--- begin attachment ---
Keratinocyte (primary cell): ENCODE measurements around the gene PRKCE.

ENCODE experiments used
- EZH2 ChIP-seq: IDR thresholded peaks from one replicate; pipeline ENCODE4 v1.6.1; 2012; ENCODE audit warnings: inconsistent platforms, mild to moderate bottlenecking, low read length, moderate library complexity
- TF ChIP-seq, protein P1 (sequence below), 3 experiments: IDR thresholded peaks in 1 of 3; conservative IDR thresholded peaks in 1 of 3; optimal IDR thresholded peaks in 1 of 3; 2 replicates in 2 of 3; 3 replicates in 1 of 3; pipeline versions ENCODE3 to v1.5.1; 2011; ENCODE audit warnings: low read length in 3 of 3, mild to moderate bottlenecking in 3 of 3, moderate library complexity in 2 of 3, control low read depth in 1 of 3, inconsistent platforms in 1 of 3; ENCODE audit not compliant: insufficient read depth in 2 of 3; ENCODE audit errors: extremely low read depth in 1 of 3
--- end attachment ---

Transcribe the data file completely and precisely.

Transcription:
Keratinocyte (primary cell): ENCODE measurements around the gene PRKCE.

ENCODE experiments used
- EZH2 ChIP-seq: IDR thresholded peaks from one replicate; pipeline ENCODE4 v1.6.1; 2012; ENCODE audit warnings: inconsistent platforms, mild to moderate bottlenecking, low read length, moderate library complexity
- TF ChIP-seq, protein P1 (sequence below), 3 experiments: IDR thresholded peaks in 1 of 3; conservative IDR thresholded peaks in 1 of 3; optimal IDR thresholded peaks in 1 of 3; 2 replicates in 2 of 3; 3 replicates in 1 of 3; pipeline versions ENCODE3 to v1.5.1; 2011; ENCODE audit warnings: low read length in 3 of 3, mild to moderate bottlenecking in 3 of 3, moderate library complexity in 2 of 3, control low read depth in 1 of 3, inconsistent platforms in 1 of 3; ENCODE audit not compliant: insufficient read depth in 2 of 3; ENCODE audit errors: extremely low read depth in 1 of 3